Judge Patrick Naugle is cookin' up a storm of winter delights.
The holidays never tasted so good!
Get ready to host the best Christmas gathering ever, when master chef Gordon Ramsay teaches you how to put together an extravagant meal for the ages in Gordon Ramsay's Ultimate Christmas! Utilizing over twenty years of professional experience, Ramsay shows viewers what it will take to wow guests and keep them coming back for more. From fresh meats and ripe vegetables to succulent breads and decadent desserts, Ramsay is in charge of a Christmas spread that will surely be the hit of your holiday feast!
Gordon Ramsay is a polarizing personality. If you've ever seen any of his television shows—especially Fox's Hell's Kitchen or Kitchen Nightmares—you know the man can come off as a complete and utter tool. In fact, I've actually become quite angry during some Hell's Kitchen's episodes; I really don't understand why a celebrity chef has to treat contestants to such vile venom (I know, I know…Ratings). Ramsay is probably rolling in the dough, and yet there he is screaming at people on the verge of a nervous breakdown while nervously attempting to roll pizza dough. Seriously, does this guy not have anything better to do with his advanced culinary skill set?
So, I went into Gordon Ramsay's Ultimate Christmas (originally broadcast on BBC America) preparing for the worst and came out pleasantly surprised. This seasonal two-disc set features 100 minutes of Ramsay cooking up a fancy holiday dinner that's supposed to be "stress free on a budget." I'm not sure how truthful that statement is—frankly, everything in this cooking show looked complicated to me. Then again, I'm a confessed bachelor who has a hard time not burning cold cereal.
There are a lot of fantastic looking recipes here. A spicy sausage stuffing (that looks like a meatloaf) is a variation on the norm with a wonderful presentation. A roast turkey with lemon and bacon (among many other ingredients) looks absolutely mouth watering. Plus! Mint chocolate truffles and other goodies. It's a fairly basic meal plan—Ramsay doesn't use exotic ingredients or fancy equipment—which should allow novices to cook like professionals.
The recipes Ramsay presents clip along at a speed faster than most TV cooking shows. In fact, things move so fast it will most likely make your head spin; recipes are covered expediently from inception to preparation to final baking or broiling. The makers of this show would have done well to have slowed things down a tad (even if it meant cutting a recipe of two) so viewers could really drink in all the attractive ingredients.
I was struck by the fact that Ramsay utilizes his children (or what I assume are his kids) in some segments. It's cute, but you get the idea producers are trying hard to humanize a man who has made a living out of being an obnoxious monster on television. While it's amusing and mildly heartwarming to see Ramsay with children—you can almost hear him screaming, "Look, my kid has chocolate on his face! Ain't that just adorable"—the kitchen combatant still doesn't come off as a cuddly teddy bear. Brief moments with Ramsay's wife at home also lend him a bit more personal depth…with mixed results.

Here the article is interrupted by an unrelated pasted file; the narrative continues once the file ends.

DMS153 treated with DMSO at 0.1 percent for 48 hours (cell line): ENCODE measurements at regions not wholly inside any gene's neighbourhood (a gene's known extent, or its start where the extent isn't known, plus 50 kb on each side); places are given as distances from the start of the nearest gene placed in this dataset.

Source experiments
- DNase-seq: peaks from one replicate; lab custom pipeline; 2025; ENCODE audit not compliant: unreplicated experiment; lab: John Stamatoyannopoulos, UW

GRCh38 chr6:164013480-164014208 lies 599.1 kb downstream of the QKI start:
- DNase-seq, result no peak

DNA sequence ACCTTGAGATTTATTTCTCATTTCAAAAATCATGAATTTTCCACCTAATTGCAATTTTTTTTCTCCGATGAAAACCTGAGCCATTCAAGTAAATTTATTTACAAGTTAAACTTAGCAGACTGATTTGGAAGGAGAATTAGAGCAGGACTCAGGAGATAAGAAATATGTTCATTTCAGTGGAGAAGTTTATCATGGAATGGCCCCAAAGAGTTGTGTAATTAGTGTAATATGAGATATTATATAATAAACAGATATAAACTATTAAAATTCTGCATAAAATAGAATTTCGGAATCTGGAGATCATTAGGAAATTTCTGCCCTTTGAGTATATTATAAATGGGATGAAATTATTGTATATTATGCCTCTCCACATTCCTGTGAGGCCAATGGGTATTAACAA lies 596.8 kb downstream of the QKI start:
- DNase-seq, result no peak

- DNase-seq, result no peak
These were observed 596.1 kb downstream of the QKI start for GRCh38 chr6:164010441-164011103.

For someone serious about making a seasonal meal with a lot of pizzazz, this DVD set is a good purchase. There isn't a lot to report on for content—you get Ramsay showing you how to make the meals and very little else. His instructions often fly by too fast (good luck trying to cook these delicious meals as you're watching this set), but the level of detail is both thorough and informative.
Gordon Ramsay's Ultimate Christmas is presented in 1.85:1 anamorphic widescreen, a transfer suitable for the material. Edits are quick and the food looks scrumptious. I doubt the folks purchasing this set are buying for video quality. The soundtrack is what appears to be Dolby 2.0 Stereo in English. Much like the video segments, there isn't a lot to say—dialogue is easily understood and the thematic, seasonal background music is pleasing to the ears. No alternate subtitles or language tracks.
Aside of five laminated recipe cards (roast turkey, honey glazed ham, pumpkin soup, vanilla shortbread, and pork apricot stuffing), there are no bonus features.
Gordon Ramsay's high class but low maintenance ideas may be well worth your
time, if you're into cooking fancy recipes and can hit the pause button fast
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